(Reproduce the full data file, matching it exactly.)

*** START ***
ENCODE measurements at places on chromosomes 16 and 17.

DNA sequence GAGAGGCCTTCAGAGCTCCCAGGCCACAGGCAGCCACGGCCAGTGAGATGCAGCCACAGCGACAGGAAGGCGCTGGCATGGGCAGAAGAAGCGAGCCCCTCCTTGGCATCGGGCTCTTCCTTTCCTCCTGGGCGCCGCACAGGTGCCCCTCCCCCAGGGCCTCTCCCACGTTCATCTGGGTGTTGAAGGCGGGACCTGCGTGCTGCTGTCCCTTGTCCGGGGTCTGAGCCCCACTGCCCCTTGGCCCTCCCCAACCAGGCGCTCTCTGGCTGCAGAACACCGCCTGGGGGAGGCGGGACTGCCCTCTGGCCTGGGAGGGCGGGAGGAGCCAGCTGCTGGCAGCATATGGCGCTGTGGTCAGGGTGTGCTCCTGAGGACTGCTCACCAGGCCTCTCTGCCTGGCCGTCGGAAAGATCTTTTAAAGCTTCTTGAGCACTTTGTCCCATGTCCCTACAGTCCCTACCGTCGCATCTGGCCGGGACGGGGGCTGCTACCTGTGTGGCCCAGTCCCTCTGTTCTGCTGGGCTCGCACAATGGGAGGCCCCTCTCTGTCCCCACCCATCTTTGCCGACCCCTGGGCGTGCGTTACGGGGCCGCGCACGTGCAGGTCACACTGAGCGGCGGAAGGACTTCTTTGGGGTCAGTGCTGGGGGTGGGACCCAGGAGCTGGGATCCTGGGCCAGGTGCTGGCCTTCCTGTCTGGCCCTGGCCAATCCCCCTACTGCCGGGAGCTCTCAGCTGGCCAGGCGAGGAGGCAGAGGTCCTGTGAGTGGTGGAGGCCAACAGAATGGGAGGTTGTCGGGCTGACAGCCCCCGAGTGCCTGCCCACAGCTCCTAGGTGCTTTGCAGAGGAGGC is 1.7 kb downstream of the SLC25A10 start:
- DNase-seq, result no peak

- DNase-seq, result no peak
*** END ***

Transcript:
ENCODE measurements at places on chromosomes 16 and 17.

DNA sequence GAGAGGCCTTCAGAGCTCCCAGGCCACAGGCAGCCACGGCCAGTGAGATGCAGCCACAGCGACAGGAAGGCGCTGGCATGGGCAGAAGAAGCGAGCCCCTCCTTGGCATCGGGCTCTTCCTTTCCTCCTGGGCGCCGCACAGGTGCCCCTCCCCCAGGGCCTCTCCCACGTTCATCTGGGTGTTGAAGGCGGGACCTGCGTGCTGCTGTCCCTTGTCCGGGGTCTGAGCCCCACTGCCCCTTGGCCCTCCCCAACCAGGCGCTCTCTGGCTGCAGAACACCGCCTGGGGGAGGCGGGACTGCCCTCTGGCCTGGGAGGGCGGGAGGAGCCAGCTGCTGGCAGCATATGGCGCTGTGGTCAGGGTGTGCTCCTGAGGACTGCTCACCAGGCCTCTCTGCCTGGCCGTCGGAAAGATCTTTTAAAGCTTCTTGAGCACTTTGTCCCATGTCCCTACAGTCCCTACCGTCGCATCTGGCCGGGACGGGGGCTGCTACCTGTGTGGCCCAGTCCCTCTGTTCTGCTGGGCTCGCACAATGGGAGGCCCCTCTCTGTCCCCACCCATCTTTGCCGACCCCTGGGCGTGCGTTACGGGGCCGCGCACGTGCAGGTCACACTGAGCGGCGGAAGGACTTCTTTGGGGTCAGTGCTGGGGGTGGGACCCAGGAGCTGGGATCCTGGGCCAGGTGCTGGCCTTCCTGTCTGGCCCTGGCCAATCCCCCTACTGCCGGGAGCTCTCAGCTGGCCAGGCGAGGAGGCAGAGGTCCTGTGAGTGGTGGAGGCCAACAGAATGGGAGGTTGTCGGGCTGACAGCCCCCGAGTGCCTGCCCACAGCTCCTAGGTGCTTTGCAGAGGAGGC is 1.7 kb downstream of the SLC25A10 start:
- DNase-seq, result no peak

- DNase-seq, result no peak